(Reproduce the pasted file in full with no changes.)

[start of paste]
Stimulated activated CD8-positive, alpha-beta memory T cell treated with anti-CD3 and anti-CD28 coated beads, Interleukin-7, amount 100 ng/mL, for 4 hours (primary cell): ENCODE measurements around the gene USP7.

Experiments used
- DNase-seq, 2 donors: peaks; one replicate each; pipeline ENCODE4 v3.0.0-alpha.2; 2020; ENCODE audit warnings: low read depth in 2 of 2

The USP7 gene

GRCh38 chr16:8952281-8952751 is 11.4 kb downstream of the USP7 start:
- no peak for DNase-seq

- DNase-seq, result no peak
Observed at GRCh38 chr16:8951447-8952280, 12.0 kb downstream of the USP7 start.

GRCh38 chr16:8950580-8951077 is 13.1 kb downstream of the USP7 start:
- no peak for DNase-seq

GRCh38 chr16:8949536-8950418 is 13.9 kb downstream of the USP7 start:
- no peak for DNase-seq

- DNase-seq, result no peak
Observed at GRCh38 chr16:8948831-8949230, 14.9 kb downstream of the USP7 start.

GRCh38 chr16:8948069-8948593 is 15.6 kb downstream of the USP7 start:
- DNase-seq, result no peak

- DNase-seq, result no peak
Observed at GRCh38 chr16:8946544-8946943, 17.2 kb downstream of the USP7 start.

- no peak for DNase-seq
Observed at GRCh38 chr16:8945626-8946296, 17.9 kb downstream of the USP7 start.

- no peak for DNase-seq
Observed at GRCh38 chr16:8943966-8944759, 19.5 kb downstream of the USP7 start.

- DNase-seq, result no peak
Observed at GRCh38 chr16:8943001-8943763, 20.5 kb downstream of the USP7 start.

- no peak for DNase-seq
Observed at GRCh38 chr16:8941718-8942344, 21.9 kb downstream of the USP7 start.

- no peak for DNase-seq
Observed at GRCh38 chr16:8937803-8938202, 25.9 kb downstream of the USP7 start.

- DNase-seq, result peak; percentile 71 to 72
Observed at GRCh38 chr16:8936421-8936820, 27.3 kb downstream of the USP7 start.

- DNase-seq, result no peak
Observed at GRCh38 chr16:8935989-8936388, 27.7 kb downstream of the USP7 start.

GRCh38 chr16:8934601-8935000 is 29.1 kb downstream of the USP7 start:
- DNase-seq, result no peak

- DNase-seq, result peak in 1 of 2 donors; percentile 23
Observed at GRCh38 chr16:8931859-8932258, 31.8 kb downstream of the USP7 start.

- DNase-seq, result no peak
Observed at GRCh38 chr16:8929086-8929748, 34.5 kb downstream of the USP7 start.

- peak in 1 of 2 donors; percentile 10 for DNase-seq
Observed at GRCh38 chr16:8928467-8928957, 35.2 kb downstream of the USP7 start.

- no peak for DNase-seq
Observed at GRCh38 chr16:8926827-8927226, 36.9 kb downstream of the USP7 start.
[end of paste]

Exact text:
Stimulated activated CD8-positive, alpha-beta memory T cell treated with anti-CD3 and anti-CD28 coated beads, Interleukin-7, amount 100 ng/mL, for 4 hours (primary cell): ENCODE measurements around the gene USP7.

Experiments used
- DNase-seq, 2 donors: peaks; one replicate each; pipeline ENCODE4 v3.0.0-alpha.2; 2020; ENCODE audit warnings: low read depth in 2 of 2

The USP7 gene

GRCh38 chr16:8952281-8952751 is 11.4 kb downstream of the USP7 start:
- no peak for DNase-seq

- DNase-seq, result no peak
Observed at GRCh38 chr16:8951447-8952280, 12.0 kb downstream of the USP7 start.

GRCh38 chr16:8950580-8951077 is 13.1 kb downstream of the USP7 start:
- no peak for DNase-seq

GRCh38 chr16:8949536-8950418 is 13.9 kb downstream of the USP7 start:
- no peak for DNase-seq

- DNase-seq, result no peak
Observed at GRCh38 chr16:8948831-8949230, 14.9 kb downstream of the USP7 start.

GRCh38 chr16:8948069-8948593 is 15.6 kb downstream of the USP7 start:
- DNase-seq, result no peak

- DNase-seq, result no peak
Observed at GRCh38 chr16:8946544-8946943, 17.2 kb downstream of the USP7 start.

- no peak for DNase-seq
Observed at GRCh38 chr16:8945626-8946296, 17.9 kb downstream of the USP7 start.

- no peak for DNase-seq
Observed at GRCh38 chr16:8943966-8944759, 19.5 kb downstream of the USP7 start.

- DNase-seq, result no peak
Observed at GRCh38 chr16:8943001-8943763, 20.5 kb downstream of the USP7 start.

- no peak for DNase-seq
Observed at GRCh38 chr16:8941718-8942344, 21.9 kb downstream of the USP7 start.

- no peak for DNase-seq
Observed at GRCh38 chr16:8937803-8938202, 25.9 kb downstream of the USP7 start.

- DNase-seq, result peak; percentile 71 to 72
Observed at GRCh38 chr16:8936421-8936820, 27.3 kb downstream of the USP7 start.

- DNase-seq, result no peak
Observed at GRCh38 chr16:8935989-8936388, 27.7 kb downstream of the USP7 start.

GRCh38 chr16:8934601-8935000 is 29.1 kb downstream of the USP7 start:
- DNase-seq, result no peak

- DNase-seq, result peak in 1 of 2 donors; percentile 23
Observed at GRCh38 chr16:8931859-8932258, 31.8 kb downstream of the USP7 start.

- DNase-seq, result no peak
Observed at GRCh38 chr16:8929086-8929748, 34.5 kb downstream of the USP7 start.

- peak in 1 of 2 donors; percentile 10 for DNase-seq
Observed at GRCh38 chr16:8928467-8928957, 35.2 kb downstream of the USP7 start.

- no peak for DNase-seq
Observed at GRCh38 chr16:8926827-8927226, 36.9 kb downstream of the USP7 start.